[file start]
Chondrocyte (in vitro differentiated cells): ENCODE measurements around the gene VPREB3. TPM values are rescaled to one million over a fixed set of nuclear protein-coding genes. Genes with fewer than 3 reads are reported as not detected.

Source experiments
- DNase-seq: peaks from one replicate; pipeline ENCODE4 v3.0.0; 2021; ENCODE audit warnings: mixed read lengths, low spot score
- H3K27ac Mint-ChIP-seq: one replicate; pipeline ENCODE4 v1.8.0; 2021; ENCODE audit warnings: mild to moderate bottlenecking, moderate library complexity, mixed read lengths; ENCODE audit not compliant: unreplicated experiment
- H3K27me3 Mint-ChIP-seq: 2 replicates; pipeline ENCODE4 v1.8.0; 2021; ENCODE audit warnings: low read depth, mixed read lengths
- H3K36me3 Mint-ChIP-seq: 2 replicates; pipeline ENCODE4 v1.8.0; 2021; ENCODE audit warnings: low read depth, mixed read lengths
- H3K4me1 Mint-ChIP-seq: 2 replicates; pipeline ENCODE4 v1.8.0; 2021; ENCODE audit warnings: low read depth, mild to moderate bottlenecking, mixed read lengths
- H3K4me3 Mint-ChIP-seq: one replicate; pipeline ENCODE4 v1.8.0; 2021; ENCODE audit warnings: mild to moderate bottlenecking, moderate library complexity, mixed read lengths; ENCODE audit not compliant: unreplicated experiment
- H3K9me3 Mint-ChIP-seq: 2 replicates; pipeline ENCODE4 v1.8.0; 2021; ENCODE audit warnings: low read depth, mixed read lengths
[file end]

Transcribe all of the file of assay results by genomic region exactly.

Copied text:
Chondrocyte (in vitro differentiated cells): ENCODE measurements around the gene VPREB3. TPM values are rescaled to one million over a fixed set of nuclear protein-coding genes. Genes with fewer than 3 reads are reported as not detected.

Source experiments
- DNase-seq: peaks from one replicate; pipeline ENCODE4 v3.0.0; 2021; ENCODE audit warnings: mixed read lengths, low spot score
- H3K27ac Mint-ChIP-seq: one replicate; pipeline ENCODE4 v1.8.0; 2021; ENCODE audit warnings: mild to moderate bottlenecking, moderate library complexity, mixed read lengths; ENCODE audit not compliant: unreplicated experiment
- H3K27me3 Mint-ChIP-seq: 2 replicates; pipeline ENCODE4 v1.8.0; 2021; ENCODE audit warnings: low read depth, mixed read lengths
- H3K36me3 Mint-ChIP-seq: 2 replicates; pipeline ENCODE4 v1.8.0; 2021; ENCODE audit warnings: low read depth, mixed read lengths
- H3K4me1 Mint-ChIP-seq: 2 replicates; pipeline ENCODE4 v1.8.0; 2021; ENCODE audit warnings: low read depth, mild to moderate bottlenecking, mixed read lengths
- H3K4me3 Mint-ChIP-seq: one replicate; pipeline ENCODE4 v1.8.0; 2021; ENCODE audit warnings: mild to moderate bottlenecking, moderate library complexity, mixed read lengths; ENCODE audit not compliant: unreplicated experiment
- H3K9me3 Mint-ChIP-seq: 2 replicates; pipeline ENCODE4 v1.8.0; 2021; ENCODE audit warnings: low read depth, mixed read lengths